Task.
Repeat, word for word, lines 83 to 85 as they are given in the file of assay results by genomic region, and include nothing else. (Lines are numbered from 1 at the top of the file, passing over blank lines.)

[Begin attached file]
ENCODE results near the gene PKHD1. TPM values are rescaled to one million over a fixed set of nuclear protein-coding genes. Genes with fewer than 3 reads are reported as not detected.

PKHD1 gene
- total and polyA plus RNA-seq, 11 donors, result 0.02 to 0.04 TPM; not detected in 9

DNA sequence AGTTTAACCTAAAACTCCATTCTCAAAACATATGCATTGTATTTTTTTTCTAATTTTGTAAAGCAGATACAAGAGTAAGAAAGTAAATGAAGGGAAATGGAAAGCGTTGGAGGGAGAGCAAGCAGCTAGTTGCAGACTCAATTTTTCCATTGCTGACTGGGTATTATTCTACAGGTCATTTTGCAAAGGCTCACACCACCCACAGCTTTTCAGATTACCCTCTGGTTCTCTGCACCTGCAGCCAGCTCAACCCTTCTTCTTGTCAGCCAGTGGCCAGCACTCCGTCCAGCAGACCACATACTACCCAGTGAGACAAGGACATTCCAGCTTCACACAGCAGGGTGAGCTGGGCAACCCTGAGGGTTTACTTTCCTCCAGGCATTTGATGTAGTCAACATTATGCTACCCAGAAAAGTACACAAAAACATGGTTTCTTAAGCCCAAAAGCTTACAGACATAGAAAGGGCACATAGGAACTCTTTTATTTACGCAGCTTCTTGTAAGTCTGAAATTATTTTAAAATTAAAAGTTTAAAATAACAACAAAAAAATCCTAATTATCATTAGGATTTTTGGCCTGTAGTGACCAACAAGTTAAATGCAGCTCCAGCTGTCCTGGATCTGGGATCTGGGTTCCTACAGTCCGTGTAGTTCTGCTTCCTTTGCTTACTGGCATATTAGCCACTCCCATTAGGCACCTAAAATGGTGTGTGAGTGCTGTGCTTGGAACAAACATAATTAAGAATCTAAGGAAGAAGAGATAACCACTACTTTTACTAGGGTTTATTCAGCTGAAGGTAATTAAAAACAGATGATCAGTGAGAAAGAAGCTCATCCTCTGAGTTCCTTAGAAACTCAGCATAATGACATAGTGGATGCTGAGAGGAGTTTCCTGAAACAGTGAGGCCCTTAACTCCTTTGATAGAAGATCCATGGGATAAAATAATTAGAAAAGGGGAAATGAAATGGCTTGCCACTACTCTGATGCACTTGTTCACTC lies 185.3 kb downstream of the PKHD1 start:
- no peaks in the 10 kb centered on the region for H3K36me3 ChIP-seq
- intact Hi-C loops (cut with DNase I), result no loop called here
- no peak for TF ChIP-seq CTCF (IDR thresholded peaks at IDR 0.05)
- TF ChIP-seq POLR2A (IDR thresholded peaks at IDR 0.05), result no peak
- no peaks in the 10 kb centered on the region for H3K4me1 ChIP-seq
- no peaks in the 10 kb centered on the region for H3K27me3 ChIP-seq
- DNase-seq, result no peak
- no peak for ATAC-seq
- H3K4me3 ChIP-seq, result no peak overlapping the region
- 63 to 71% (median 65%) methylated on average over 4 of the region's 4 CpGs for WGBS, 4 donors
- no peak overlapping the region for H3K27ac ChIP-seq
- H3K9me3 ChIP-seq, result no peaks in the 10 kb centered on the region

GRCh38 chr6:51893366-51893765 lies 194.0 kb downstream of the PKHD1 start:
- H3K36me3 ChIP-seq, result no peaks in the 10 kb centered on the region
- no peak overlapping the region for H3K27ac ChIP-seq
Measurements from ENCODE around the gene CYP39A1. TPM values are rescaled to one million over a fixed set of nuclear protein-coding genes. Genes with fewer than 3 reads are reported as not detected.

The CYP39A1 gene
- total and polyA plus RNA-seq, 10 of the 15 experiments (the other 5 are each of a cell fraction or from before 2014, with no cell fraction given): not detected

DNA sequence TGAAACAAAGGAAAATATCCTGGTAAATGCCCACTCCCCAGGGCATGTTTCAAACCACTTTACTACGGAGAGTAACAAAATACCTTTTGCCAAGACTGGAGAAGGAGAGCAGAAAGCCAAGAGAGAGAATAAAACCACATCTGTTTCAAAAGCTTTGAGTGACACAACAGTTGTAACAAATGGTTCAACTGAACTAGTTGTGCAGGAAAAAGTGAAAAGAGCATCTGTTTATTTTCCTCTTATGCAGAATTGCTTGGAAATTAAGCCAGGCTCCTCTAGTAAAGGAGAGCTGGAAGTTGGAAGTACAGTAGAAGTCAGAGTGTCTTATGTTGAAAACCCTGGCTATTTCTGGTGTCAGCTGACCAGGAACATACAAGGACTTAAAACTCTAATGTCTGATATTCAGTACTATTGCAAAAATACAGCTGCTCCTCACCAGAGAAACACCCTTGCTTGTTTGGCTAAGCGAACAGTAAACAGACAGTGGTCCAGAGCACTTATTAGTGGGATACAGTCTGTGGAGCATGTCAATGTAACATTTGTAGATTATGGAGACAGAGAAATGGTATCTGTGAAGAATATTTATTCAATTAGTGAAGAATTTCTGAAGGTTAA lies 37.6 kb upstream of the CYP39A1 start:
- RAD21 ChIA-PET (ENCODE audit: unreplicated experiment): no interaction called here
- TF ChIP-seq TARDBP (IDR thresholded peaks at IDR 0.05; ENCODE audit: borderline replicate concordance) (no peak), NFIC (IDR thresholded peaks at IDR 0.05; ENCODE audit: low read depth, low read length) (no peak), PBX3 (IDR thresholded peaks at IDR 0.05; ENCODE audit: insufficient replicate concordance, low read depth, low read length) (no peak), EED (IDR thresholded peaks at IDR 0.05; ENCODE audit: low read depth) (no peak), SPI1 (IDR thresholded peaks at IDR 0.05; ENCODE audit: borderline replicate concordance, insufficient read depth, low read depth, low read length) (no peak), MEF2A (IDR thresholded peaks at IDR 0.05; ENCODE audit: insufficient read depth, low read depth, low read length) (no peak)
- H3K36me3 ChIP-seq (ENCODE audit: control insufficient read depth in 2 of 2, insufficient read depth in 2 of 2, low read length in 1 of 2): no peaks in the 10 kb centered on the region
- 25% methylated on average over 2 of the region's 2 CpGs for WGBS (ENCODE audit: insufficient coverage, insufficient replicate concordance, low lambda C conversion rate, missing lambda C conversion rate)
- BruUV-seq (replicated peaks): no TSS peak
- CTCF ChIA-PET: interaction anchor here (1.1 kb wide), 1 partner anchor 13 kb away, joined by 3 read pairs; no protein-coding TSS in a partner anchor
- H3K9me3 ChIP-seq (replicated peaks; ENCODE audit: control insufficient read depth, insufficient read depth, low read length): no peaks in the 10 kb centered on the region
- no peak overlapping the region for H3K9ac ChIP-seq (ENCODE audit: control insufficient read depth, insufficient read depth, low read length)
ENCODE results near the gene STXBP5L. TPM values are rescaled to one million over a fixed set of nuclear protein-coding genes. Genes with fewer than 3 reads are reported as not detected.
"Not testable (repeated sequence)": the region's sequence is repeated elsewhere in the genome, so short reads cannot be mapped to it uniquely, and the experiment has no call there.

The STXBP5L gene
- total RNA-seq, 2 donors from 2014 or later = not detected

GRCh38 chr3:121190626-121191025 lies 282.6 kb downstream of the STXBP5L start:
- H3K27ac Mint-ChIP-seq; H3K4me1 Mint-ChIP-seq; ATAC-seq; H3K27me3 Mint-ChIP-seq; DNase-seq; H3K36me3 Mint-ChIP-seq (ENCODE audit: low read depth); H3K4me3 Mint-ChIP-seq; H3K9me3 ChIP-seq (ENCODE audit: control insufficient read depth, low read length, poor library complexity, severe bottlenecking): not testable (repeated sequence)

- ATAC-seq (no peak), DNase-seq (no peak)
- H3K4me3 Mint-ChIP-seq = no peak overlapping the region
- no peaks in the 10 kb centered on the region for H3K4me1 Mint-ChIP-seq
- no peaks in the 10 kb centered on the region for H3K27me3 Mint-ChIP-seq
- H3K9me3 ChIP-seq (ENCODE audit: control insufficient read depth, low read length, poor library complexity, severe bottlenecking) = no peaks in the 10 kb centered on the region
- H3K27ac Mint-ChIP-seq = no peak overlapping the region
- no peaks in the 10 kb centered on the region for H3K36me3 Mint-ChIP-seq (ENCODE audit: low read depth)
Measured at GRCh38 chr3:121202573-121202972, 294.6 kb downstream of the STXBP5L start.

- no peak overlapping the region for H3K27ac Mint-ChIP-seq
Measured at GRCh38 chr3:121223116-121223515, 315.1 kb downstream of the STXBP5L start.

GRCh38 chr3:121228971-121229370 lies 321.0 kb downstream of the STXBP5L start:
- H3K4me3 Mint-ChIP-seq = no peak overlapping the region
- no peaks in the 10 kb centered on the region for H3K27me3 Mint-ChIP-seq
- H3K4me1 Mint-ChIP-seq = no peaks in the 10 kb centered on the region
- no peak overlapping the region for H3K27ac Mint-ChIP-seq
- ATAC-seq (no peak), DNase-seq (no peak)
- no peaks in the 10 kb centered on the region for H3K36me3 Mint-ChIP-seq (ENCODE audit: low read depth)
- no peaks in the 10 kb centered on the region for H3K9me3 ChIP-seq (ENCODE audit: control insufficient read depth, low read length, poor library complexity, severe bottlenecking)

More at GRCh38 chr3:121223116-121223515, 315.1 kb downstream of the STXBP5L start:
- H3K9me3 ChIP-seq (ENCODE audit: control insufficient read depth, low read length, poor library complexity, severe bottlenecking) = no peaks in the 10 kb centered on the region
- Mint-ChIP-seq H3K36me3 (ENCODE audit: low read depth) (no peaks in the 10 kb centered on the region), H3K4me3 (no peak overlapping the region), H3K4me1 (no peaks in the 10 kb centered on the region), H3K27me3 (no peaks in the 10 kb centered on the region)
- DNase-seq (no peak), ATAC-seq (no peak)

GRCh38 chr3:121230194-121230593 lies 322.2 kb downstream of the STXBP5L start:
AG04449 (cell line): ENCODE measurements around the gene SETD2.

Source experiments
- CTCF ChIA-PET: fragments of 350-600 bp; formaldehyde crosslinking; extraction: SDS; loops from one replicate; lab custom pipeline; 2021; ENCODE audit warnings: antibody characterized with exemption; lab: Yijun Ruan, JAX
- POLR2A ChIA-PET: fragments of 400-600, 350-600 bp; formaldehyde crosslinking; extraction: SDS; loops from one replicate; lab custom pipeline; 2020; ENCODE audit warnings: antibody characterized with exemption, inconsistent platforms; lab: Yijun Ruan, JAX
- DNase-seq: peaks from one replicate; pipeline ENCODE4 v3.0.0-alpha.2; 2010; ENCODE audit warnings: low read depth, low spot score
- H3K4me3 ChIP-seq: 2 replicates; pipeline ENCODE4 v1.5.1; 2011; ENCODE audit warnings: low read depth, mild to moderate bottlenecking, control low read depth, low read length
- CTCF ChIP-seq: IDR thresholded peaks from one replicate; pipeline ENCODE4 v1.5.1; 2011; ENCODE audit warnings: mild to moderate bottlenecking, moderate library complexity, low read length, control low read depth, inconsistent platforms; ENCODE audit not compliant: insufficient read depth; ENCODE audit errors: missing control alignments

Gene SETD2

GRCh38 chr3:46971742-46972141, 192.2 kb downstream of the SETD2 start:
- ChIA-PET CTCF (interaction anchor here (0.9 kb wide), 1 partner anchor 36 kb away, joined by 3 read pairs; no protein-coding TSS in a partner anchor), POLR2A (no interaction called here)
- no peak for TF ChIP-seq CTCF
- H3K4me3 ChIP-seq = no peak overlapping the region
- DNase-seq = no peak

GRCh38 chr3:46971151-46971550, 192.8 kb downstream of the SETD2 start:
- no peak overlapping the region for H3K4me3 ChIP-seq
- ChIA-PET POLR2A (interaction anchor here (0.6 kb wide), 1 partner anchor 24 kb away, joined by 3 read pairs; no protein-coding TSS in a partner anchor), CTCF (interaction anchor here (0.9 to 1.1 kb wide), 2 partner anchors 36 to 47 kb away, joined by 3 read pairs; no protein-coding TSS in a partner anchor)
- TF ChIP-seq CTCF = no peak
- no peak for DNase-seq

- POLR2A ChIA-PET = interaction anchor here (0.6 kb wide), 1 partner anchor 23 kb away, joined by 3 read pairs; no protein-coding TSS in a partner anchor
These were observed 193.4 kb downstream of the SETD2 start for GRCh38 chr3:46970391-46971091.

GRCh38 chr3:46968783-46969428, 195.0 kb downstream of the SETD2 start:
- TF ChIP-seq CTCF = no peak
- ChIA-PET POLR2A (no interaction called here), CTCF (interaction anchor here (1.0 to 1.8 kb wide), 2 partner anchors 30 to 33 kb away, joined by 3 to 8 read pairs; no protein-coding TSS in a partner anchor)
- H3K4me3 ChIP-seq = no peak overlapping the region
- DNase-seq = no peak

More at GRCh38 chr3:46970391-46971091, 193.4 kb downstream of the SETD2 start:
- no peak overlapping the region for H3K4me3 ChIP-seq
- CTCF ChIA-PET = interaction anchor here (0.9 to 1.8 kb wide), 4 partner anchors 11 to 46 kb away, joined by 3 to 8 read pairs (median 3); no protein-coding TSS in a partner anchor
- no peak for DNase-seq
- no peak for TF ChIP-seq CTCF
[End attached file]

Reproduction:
- ChIA-PET POLR2A (no interaction called here), CTCF (interaction anchor here (1.0 to 1.8 kb wide), 2 partner anchors 30 to 33 kb away, joined by 3 to 8 read pairs; no protein-coding TSS in a partner anchor)
- H3K4me3 ChIP-seq = no peak overlapping the region
- DNase-seq = no peak